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Just read Swindle by Gordon Korman at an 11-year-old's suggestion. Really well done. I couldn't imagine how the author was going to resolve the somewhat troublesome premise, but he did - beautifully.
#828 - July 04, 2014, 11:12 AM

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I just read the third book in Kersten Hamilton's Goblin Wars trilogy: WHEN THE STARS THREW DOWN THEIR SPEARS. I really enjoyed it--in fact, it felt almost eerily as if written specifically for me (or as if it came from a parallel universe I thought only I visited regularly): the poems I love best and recite to myself almost every day--are in this book. Songs I grew up singing--are in this book. Madeleine L'Engle is the book's patron saint (I'm guessing), and not even just the L'Engle everyone knows, but perhaps (to guess again) THE YOUNG UNICORNS. Sort of combined with Lewis's THE LAST BATTLE. I just wanted to hang out in the kitchen with these characters and recite poetry with them--but of course they're all busy saving the universe and stuff. :)
#829 - July 04, 2014, 12:12 PM
THE CABINET OF EARTHS -- HarperCollins, 2012
A BOX OF GARGOYLES -- HC, 2013
THE WRINKLED CROWN -- HC, 2015
www.annenesbet.com

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Just getting around to reading "If I Stay" and now I'm scared to drive!
#830 - July 04, 2014, 12:29 PM

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I'm reading "Creativity Inc." by Edward Catmull (with Amy Wallace). It's nonfiction about Pixar, and lessons learned over Catmull's experience in running it. I don't read a lot of nonfiction books, or any about business, but I picked this one up because I was curious about creative cultures. It has been a really interesting and inspiring read. Catmull also has a background as a scientist, and as someone who also has scientific training, I like reading about people who see art and science as intertwined. Catmull also really understands the creative process so it's soothing to read from the perspective of someone who gets how scary it is to create something out of nothing and to constantly reshape it until it doesn't suck anymore. I very much recommend it. :)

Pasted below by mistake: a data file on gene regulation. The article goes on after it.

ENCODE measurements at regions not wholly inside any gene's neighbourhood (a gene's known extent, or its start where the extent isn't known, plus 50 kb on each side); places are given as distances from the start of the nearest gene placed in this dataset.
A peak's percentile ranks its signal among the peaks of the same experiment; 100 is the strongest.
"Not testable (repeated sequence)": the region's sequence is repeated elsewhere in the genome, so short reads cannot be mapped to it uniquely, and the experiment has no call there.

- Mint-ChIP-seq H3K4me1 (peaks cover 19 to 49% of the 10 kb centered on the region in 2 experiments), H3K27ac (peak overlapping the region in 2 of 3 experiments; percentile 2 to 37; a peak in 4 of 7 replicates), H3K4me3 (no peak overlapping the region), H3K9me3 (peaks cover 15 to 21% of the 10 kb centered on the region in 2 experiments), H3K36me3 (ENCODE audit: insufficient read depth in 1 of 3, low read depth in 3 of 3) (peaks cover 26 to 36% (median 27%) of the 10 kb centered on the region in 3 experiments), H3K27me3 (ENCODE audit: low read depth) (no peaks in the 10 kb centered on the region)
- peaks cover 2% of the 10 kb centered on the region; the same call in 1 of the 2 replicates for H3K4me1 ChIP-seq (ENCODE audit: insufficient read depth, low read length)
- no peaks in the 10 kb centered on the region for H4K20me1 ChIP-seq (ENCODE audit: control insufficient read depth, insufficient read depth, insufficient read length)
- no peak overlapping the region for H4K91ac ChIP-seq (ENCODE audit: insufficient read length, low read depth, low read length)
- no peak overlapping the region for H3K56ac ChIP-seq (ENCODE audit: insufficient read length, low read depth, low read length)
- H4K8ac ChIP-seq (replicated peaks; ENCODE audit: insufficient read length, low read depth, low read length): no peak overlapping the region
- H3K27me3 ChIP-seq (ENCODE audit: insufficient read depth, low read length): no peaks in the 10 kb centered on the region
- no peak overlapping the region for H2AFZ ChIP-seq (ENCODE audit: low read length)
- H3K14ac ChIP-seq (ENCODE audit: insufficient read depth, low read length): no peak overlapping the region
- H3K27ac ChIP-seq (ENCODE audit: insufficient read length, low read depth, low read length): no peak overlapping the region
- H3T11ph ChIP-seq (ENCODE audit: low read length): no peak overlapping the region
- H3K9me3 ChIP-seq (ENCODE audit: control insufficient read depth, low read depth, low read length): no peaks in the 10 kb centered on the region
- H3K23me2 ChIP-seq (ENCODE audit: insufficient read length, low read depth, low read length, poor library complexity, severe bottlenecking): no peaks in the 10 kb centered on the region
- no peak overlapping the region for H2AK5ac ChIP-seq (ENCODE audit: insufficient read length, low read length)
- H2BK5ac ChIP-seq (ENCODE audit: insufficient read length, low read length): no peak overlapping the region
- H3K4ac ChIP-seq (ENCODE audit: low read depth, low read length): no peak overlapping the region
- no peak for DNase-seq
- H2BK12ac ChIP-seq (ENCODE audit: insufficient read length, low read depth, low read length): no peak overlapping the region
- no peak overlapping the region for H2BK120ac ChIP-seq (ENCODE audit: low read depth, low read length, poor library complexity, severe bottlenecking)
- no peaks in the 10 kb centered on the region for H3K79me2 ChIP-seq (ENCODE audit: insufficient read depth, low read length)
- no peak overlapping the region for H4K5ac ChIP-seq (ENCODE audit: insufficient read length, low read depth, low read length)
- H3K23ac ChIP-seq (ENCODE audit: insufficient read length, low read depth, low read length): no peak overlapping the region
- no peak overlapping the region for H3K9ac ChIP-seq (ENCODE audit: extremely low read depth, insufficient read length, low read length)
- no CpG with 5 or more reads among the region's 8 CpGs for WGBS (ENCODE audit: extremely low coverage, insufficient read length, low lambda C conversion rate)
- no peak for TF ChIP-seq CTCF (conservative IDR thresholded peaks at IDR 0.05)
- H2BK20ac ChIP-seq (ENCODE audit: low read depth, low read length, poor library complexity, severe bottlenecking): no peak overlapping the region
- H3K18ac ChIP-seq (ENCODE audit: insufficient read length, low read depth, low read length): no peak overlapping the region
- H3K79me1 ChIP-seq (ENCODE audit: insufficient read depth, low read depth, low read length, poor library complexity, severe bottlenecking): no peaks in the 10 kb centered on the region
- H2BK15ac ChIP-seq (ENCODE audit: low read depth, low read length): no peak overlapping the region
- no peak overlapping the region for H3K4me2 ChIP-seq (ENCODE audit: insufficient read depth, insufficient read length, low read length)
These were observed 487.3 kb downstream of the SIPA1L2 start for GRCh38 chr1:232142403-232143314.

#831 - July 05, 2014, 07:58 AM
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Reading four at once.
 
THE GOLDFINCH.

HYPERBOLE AND A HALF by Allie Brosch (a combination of web comic and blog) - very funny

HONEY, WE BOUGHT AN AIRPLANE by Doreen Graham, mystery with a humorous touch

A BIG, LITTLE LIFE by Dean Koontz (a memoir about his golden retriever, Trixie)

I need the two funny ones to offset the tragedy of THE GOLDFINCH. Because, really, I'm all about the funny.

 
#832 - July 05, 2014, 08:19 AM
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So this isn't a book I'm currently reading, but I read an advanced copy of ALL FOUR STARS by Tara Dairman earlier this year and today is its publication day. You guys--this is SUCH a fantastic middle grade read. Tara is a friend, but I would feel that way regardless. It's described as a "foodie adventure novel", and it's about a young, culinary-obsessed girl who accidentally becomes a restaurant critic for a big New York paper. (And the way she goes about getting this position is funny and pulled off in a believable way.) This is a book both boys and girls would like too. It's fast-paced and funny, and has a classic feel to the writing. Anyway, just wanted to pass on ALL FOUR STARS as a book recommendation!
#833 - July 10, 2014, 10:24 AM
« Last Edit: July 10, 2014, 10:48 AM by J-Bert »
BOOK SCAVENGER, Christy Ottaviano Books/Henry Holt 
THE UNBREAKABLE CODE, April 2017
UNLOCK THE ROCK, 2018
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I second J-Bert. All middle grade lovers should definitely read ALL FOUR STARS. It's so fun!